Fall in northern Michigan is a beautiful time. The leaves begin turning colors and the air is crisp. Apple cider is available, freshly made from Michigan apples. It’s a great time to get out and enjoy your community.
However, there are also seasonal risks on the road that you should be aware of. Winter is not the only season with special considerations for drivers. Autumn can pose its own unique set of risks. Understanding this can help keep you safe as the seasons turn toward colder weather in Michigan.
Wet, falling leaves are dangerous for drivers
Those beautiful, colorful leaves are gorgeous on the trees. However, they are a slippery mess on the road. Dew from overnight or recent precipitation can make them even more slick and dangerous. Even worse, they may hide dangerous potholes, which are everywhere in Michigan, or debris that could damage your tires. Roads can also become slick due to rainy weather and fog.
Prepare to drive a little more slowly on any road that has a lot of leaves, and leave more stopping distance between yourself and the car in front of you. Give yourself more room to brake while approaching intersections. It may also be a good time to get your tires and brakes inspected. After all, they will need to be in top order for both the fall and winter seasons.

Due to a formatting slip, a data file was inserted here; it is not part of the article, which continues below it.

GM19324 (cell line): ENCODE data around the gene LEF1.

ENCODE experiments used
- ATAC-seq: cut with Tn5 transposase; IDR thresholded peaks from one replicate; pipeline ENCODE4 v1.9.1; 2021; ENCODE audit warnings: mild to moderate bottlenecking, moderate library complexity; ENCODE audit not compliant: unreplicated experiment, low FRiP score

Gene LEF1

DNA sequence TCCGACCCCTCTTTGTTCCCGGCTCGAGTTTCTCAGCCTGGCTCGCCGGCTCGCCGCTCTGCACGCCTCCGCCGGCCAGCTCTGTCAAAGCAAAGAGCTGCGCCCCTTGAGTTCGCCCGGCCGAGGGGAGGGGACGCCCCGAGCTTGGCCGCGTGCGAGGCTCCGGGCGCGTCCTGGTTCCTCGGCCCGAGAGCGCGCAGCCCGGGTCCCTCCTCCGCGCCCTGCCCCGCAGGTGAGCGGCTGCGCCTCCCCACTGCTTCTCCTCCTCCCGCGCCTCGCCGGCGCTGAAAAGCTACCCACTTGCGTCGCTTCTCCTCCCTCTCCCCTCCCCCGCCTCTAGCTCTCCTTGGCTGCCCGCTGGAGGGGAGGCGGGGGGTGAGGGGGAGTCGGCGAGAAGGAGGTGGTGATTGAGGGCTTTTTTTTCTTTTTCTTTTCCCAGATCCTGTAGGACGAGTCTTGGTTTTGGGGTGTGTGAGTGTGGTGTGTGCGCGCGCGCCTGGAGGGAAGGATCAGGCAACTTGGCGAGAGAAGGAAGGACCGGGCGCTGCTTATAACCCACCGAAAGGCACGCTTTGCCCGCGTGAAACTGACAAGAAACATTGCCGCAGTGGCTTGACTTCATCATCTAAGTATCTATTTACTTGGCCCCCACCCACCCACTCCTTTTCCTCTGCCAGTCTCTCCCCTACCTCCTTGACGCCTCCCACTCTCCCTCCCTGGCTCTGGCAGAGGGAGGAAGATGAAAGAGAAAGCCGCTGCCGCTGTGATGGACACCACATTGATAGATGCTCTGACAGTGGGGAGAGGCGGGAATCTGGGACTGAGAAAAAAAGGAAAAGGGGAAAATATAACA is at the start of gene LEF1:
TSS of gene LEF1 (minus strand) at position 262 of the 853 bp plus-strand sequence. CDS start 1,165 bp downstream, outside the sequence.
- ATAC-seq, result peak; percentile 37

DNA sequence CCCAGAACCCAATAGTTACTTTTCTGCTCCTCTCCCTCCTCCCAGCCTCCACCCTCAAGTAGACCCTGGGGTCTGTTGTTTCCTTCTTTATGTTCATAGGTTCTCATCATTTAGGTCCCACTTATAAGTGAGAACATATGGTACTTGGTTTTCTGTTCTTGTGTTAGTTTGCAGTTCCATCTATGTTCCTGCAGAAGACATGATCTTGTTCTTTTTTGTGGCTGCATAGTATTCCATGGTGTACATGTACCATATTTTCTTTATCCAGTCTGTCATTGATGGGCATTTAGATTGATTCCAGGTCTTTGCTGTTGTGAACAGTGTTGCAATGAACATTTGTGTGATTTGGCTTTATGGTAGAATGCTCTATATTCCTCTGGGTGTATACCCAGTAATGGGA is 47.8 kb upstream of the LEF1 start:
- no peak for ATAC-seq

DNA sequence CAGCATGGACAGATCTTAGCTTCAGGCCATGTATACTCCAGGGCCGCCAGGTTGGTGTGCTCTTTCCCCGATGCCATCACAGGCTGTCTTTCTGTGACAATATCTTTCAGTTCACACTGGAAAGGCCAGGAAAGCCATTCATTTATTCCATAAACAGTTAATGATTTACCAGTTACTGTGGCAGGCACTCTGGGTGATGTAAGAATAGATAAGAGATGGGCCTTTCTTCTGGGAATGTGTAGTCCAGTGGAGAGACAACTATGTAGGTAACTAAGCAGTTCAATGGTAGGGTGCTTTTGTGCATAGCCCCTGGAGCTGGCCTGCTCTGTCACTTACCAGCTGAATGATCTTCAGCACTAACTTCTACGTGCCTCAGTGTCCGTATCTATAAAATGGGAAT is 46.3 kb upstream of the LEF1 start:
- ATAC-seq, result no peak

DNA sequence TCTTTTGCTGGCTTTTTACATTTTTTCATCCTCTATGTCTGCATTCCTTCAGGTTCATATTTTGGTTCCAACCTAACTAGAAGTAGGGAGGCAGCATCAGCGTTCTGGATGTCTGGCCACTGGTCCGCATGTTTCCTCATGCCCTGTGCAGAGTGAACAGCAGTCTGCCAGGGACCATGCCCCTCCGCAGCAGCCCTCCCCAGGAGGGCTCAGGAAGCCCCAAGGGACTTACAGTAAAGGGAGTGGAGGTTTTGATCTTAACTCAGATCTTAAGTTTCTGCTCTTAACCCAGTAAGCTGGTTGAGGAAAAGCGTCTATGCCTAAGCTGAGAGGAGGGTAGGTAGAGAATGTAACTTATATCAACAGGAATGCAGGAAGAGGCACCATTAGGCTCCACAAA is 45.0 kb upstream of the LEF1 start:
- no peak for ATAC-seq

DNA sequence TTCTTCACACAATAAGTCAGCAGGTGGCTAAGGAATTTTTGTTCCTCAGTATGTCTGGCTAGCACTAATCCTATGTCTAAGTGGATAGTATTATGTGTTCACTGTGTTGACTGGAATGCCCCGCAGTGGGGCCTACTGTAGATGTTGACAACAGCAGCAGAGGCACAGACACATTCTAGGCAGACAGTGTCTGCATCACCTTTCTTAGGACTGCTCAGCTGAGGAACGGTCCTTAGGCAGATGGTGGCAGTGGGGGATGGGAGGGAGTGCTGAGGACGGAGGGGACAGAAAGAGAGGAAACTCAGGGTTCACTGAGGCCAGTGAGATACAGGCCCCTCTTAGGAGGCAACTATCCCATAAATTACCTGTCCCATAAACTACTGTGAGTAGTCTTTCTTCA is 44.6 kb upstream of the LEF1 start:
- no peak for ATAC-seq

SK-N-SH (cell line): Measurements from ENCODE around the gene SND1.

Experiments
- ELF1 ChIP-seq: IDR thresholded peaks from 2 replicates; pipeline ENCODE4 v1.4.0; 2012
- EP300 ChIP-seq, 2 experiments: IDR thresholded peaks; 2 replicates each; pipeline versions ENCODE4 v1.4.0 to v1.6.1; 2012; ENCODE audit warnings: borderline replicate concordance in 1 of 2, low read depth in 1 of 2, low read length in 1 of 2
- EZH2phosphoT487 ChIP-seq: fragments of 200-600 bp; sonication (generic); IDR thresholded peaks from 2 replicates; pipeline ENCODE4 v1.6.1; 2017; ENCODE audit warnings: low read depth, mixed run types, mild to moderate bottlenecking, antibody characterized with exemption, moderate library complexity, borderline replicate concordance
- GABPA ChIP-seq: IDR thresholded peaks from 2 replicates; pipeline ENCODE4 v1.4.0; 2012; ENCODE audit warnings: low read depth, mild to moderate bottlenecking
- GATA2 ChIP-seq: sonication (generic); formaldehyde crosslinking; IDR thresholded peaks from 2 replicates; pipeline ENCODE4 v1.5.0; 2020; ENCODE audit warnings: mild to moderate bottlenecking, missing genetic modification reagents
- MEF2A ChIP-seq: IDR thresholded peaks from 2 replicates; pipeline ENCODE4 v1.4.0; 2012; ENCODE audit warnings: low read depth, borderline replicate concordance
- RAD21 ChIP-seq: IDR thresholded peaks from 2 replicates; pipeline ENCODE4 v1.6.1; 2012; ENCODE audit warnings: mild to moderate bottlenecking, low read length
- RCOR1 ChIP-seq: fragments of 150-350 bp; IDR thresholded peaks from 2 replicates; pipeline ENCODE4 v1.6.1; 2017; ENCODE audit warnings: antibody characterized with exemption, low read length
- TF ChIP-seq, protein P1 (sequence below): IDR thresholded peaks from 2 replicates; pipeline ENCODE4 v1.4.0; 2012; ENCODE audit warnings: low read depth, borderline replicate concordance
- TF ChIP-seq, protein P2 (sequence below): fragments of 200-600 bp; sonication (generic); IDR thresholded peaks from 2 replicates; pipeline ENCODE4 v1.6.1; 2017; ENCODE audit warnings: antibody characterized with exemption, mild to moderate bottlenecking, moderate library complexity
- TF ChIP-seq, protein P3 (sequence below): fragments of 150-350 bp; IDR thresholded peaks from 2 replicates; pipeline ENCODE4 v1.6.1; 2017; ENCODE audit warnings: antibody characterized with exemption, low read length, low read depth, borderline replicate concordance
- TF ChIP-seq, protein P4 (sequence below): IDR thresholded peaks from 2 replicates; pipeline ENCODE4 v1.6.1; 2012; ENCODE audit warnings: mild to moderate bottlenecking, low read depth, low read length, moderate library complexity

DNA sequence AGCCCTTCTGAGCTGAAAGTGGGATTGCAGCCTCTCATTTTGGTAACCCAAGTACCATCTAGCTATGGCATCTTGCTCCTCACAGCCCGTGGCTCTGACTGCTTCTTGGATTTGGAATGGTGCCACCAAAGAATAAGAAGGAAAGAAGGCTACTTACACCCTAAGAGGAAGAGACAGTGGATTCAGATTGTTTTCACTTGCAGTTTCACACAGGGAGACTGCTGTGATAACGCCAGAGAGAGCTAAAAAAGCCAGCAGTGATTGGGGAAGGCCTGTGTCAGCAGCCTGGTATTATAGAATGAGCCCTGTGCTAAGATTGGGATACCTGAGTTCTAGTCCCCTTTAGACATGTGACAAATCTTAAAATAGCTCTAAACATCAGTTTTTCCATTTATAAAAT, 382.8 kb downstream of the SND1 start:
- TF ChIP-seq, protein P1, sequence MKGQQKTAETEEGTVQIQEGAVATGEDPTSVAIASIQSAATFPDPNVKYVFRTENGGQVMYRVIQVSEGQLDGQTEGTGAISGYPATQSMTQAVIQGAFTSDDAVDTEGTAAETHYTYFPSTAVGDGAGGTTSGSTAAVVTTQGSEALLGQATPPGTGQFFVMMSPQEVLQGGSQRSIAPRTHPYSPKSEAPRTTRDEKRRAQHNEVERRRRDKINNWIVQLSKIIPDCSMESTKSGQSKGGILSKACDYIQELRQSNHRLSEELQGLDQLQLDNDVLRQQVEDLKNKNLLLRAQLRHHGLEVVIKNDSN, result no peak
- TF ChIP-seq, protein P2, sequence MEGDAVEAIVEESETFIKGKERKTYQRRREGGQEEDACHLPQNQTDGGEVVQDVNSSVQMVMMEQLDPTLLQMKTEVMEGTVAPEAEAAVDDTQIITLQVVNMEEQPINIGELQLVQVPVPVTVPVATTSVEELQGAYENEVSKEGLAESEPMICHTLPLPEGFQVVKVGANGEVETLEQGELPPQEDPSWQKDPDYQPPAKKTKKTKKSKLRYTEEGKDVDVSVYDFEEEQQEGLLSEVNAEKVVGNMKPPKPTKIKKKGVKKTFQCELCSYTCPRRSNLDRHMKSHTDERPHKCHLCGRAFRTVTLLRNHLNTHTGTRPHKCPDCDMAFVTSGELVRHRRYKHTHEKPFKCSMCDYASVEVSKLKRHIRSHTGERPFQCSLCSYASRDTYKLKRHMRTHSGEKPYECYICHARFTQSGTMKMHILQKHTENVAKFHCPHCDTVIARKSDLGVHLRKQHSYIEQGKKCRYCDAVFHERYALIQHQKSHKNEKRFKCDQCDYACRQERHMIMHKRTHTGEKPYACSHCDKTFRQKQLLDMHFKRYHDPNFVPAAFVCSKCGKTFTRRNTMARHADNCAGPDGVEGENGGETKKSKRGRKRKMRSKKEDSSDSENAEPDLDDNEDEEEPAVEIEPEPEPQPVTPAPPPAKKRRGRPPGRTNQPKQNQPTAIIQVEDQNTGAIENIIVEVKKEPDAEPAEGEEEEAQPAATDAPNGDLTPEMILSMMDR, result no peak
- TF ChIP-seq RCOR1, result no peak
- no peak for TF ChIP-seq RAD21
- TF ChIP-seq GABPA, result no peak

Watch out for children and animals in the road
The cool fall weather lends itself to outdoor play after school gets out. There’s also trick or treating on Halloween to consider (and kids out on “Mischief Night,” the evening before). The potential is definitely there for children to be in traffic more than they would in other seasons. Keep your eyes open for children, and make sure you drive at appropriate speeds in residential areas or near playgrounds and parks.
Animals can also pose an increased risk to you and your vehicle in the fall. Many mammals are preparing for the winter season. You can expect them to be moving around a lot more as they get ready to hunker down for the cold.
There is the additional risk that comes from hunting season. Both turkey season and deer season create the potential for fleeing animals to rush into traffic. Accidents with a turkey may do minimal damage to your car, but deer crashes can be fatal.
The good news is that with a little bit of extra caution, you can likely offset the increased risk to yourself and others on the road this fall. Unfortunately, you can’t control the actions of others. If you find yourself injured in a crash caused by a driver who did not adjust for the season, legal help is on your side.